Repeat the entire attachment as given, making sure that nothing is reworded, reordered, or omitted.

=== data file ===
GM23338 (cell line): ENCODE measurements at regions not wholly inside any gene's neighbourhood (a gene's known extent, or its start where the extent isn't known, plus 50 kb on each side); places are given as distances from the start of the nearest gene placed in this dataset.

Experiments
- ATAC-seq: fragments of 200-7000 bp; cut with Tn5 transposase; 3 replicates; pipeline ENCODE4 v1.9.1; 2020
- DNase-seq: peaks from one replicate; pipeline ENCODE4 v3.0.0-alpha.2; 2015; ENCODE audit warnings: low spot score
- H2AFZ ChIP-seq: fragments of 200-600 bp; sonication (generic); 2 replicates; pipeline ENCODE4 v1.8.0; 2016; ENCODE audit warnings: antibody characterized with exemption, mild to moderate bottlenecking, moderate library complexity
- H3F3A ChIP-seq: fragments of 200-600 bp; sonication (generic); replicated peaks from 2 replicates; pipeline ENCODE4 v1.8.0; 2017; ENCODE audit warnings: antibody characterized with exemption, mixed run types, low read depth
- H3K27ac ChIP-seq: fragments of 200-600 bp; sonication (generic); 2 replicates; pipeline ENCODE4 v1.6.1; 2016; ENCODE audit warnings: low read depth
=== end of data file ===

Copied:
GM23338 (cell line): ENCODE measurements at regions not wholly inside any gene's neighbourhood (a gene's known extent, or its start where the extent isn't known, plus 50 kb on each side); places are given as distances from the start of the nearest gene placed in this dataset.

Experiments
- ATAC-seq: fragments of 200-7000 bp; cut with Tn5 transposase; 3 replicates; pipeline ENCODE4 v1.9.1; 2020
- DNase-seq: peaks from one replicate; pipeline ENCODE4 v3.0.0-alpha.2; 2015; ENCODE audit warnings: low spot score
- H2AFZ ChIP-seq: fragments of 200-600 bp; sonication (generic); 2 replicates; pipeline ENCODE4 v1.8.0; 2016; ENCODE audit warnings: antibody characterized with exemption, mild to moderate bottlenecking, moderate library complexity
- H3F3A ChIP-seq: fragments of 200-600 bp; sonication (generic); replicated peaks from 2 replicates; pipeline ENCODE4 v1.8.0; 2017; ENCODE audit warnings: antibody characterized with exemption, mixed run types, low read depth
- H3K27ac ChIP-seq: fragments of 200-600 bp; sonication (generic); 2 replicates; pipeline ENCODE4 v1.6.1; 2016; ENCODE audit warnings: low read depth